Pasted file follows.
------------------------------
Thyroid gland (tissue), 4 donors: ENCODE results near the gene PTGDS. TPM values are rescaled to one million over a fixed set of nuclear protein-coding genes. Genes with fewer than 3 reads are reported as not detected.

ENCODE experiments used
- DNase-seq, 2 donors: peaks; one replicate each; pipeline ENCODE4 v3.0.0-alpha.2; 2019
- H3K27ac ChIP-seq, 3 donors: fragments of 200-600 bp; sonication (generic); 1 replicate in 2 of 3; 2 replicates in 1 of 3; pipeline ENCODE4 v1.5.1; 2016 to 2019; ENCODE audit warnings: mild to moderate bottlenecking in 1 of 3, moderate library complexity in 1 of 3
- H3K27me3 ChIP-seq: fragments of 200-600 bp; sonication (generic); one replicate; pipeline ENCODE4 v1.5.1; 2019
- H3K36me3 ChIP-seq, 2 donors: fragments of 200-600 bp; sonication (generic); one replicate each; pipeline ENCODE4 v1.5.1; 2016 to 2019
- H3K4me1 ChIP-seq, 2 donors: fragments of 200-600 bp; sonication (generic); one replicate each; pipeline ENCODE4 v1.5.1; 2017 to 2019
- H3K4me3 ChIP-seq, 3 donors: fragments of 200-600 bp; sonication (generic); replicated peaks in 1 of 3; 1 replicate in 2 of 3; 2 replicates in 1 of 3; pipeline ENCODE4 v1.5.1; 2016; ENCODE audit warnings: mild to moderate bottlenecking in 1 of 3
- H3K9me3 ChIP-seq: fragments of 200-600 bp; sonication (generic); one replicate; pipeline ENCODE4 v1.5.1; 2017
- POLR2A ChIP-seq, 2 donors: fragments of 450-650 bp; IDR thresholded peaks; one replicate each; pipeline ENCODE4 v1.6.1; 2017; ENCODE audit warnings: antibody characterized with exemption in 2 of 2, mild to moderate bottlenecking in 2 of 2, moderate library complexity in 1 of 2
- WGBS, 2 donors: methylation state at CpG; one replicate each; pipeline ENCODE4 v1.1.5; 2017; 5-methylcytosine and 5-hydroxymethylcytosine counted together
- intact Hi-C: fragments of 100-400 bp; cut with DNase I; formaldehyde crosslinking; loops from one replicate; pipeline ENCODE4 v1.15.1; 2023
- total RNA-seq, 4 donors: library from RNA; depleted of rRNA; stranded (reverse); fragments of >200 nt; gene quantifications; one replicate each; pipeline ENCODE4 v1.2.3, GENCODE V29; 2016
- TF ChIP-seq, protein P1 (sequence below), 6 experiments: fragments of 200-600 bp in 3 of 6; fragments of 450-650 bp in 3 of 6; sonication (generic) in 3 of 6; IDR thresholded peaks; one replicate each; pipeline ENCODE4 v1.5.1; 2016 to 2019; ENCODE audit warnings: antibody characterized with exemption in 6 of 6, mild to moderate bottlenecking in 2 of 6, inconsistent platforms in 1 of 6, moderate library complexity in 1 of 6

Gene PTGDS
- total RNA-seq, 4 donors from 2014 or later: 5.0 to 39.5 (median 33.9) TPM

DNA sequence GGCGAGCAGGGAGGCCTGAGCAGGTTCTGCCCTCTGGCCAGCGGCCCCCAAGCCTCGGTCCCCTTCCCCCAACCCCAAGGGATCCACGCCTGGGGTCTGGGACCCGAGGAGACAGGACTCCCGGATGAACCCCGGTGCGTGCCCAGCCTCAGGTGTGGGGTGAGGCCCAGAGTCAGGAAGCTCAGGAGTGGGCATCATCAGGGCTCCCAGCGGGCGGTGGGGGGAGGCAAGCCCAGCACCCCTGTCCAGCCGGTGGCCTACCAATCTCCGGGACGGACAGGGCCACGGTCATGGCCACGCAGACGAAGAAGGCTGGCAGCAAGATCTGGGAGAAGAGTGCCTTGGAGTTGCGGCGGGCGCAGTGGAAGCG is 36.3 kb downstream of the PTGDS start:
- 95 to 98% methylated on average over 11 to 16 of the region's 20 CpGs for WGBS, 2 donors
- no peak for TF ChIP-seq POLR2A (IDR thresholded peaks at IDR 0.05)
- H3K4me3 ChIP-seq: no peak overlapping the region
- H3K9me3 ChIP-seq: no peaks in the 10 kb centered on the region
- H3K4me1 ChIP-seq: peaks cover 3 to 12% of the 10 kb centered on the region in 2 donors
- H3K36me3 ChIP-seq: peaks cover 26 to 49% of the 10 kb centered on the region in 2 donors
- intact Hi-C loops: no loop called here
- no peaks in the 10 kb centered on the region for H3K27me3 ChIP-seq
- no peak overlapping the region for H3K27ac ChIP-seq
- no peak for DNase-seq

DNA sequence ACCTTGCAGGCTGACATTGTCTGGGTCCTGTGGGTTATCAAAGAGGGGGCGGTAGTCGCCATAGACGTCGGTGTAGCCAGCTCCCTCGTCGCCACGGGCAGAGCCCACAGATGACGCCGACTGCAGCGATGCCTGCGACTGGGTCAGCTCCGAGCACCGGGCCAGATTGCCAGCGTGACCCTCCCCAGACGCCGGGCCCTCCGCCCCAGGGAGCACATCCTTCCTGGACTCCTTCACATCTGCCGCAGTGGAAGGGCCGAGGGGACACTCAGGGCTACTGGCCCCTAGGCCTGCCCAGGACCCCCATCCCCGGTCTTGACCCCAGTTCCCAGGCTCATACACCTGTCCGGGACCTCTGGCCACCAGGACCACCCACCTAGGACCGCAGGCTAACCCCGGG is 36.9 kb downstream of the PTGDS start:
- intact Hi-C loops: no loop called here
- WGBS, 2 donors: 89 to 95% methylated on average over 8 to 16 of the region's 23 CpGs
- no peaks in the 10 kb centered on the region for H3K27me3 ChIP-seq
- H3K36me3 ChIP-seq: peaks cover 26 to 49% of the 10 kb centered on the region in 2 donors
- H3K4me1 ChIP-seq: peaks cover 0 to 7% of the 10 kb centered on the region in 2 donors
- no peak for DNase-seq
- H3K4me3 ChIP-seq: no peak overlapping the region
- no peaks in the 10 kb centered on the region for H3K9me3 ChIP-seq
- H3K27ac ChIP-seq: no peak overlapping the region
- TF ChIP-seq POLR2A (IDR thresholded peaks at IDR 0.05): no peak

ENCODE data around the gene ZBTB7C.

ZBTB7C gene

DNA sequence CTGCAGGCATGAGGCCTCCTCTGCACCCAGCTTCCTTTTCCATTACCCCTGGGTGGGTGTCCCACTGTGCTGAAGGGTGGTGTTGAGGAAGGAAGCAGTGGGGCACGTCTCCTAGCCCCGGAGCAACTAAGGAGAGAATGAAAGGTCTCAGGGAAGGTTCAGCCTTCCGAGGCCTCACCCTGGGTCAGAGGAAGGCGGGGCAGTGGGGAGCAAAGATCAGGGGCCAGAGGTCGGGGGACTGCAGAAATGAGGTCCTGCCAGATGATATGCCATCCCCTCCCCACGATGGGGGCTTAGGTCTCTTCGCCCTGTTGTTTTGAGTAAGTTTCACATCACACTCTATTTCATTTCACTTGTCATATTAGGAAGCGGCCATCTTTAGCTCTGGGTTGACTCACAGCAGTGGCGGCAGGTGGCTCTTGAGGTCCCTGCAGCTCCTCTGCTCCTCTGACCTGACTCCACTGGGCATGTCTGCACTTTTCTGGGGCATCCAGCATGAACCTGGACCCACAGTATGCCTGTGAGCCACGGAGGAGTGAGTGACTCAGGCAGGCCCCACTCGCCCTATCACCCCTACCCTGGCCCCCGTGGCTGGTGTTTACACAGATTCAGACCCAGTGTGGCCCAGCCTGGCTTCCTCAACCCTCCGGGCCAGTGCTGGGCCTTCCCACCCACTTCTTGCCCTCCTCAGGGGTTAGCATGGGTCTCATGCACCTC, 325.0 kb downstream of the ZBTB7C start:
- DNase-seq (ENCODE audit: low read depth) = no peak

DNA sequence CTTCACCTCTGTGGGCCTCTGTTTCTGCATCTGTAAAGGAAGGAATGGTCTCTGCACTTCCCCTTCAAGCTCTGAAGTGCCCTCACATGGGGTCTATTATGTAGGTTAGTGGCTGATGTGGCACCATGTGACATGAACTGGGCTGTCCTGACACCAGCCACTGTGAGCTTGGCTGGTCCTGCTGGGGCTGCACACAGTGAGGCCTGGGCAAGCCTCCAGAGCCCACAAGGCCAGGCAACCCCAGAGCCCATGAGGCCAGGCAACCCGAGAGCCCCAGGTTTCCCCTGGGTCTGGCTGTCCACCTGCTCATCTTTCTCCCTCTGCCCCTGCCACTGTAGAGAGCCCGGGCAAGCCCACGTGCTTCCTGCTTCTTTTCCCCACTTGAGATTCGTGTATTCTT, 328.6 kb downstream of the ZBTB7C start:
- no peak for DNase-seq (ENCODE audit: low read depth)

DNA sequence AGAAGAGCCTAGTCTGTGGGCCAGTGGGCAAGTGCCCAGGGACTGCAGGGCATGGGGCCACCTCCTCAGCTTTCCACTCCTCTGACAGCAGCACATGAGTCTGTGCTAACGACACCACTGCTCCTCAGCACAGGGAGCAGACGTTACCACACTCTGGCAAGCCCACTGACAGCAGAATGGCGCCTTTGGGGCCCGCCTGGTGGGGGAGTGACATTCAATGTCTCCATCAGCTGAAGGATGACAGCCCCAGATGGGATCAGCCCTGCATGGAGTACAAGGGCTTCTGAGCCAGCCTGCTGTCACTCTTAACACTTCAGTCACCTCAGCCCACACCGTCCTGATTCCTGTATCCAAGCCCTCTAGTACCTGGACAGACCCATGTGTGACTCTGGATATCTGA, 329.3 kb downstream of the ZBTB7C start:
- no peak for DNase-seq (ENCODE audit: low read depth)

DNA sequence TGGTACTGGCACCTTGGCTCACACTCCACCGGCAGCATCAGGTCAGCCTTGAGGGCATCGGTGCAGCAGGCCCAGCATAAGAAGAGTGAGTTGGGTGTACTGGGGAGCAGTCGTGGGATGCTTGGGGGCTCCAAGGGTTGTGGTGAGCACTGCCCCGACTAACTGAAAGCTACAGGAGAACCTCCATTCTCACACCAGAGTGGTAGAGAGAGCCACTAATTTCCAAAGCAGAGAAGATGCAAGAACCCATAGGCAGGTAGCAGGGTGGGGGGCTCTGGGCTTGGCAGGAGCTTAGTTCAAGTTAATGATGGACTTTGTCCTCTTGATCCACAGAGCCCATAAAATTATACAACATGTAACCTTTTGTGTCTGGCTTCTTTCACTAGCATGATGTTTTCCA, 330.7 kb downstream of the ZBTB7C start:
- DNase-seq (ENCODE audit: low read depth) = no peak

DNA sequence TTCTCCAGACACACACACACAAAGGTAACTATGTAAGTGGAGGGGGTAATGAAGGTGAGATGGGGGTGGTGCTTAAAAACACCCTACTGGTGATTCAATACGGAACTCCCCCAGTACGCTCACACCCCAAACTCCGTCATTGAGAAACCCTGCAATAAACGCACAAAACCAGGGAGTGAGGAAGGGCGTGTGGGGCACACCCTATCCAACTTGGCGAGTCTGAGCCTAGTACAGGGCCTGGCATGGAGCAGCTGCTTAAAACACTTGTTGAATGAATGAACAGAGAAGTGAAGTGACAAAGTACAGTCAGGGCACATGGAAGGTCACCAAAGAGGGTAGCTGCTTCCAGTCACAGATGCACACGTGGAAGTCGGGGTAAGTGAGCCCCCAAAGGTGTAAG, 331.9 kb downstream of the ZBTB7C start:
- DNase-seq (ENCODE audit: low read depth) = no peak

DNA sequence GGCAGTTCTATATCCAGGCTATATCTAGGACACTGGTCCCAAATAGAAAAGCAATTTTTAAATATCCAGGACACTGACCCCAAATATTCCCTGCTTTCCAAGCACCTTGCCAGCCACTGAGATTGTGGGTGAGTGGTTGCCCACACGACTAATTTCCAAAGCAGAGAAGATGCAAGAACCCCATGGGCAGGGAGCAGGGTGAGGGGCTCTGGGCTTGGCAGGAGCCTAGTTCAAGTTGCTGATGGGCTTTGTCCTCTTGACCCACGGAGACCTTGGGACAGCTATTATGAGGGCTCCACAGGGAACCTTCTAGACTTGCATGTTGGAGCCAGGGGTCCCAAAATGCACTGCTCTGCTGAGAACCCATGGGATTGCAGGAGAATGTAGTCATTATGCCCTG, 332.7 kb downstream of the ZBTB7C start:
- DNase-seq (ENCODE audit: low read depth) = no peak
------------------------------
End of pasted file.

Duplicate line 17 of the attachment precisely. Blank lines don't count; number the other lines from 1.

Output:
DNA sequence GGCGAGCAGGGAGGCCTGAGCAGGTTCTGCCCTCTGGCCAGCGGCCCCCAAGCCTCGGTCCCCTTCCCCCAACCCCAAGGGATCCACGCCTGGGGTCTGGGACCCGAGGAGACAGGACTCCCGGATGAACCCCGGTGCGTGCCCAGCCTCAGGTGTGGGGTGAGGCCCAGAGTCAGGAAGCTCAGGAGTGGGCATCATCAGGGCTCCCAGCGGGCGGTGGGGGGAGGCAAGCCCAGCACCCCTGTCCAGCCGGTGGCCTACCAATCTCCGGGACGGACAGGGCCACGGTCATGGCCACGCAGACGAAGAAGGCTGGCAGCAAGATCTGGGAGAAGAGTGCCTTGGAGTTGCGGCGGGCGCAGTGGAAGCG is 36.3 kb downstream of the PTGDS start: